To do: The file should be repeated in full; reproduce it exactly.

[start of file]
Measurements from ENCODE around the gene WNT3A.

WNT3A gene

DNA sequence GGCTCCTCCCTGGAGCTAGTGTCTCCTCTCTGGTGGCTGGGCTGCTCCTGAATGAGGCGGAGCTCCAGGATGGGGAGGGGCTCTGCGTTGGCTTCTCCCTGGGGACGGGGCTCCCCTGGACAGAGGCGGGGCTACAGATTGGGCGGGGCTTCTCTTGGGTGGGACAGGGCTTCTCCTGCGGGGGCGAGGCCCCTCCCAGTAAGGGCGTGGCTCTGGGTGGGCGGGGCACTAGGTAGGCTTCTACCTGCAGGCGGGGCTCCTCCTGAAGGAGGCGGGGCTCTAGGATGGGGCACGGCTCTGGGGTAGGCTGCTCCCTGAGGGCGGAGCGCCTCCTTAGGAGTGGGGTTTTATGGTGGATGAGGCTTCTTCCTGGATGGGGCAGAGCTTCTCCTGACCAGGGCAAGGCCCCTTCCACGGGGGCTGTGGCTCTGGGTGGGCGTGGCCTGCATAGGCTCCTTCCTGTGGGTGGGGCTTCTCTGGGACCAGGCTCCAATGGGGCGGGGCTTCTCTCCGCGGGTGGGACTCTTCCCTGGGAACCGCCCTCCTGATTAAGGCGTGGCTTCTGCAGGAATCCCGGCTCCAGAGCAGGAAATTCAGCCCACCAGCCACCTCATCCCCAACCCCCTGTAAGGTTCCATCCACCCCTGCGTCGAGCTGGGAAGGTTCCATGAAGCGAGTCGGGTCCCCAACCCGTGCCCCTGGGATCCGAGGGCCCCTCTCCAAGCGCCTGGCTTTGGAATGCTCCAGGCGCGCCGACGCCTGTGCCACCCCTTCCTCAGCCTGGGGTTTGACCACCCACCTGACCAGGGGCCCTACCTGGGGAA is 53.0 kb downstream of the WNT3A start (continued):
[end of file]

Measurements from ENCODE around the gene WNT3A.

WNT3A gene

DNA sequence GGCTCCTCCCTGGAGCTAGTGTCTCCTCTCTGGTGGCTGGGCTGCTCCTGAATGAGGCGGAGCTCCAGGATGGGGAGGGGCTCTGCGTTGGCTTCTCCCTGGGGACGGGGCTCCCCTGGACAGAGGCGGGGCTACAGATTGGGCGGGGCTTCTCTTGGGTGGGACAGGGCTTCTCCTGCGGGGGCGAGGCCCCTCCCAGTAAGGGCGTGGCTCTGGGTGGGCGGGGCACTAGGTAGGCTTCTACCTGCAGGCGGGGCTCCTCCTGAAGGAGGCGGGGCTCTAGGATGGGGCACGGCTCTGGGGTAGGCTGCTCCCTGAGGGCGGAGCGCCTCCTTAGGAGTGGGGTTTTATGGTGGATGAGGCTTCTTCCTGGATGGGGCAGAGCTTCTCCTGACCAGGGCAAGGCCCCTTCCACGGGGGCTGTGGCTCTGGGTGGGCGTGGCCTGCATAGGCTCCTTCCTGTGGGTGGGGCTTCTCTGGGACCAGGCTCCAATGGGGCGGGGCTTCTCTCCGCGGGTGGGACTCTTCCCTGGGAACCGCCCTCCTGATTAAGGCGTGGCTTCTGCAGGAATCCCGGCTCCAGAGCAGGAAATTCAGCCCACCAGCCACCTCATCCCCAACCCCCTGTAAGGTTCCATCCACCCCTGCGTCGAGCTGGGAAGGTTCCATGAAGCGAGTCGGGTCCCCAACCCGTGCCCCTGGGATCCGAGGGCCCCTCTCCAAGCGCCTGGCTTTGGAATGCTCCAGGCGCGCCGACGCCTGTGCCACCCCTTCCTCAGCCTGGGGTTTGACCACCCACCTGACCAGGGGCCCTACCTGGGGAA is 53.0 kb downstream of the WNT3A start (continued):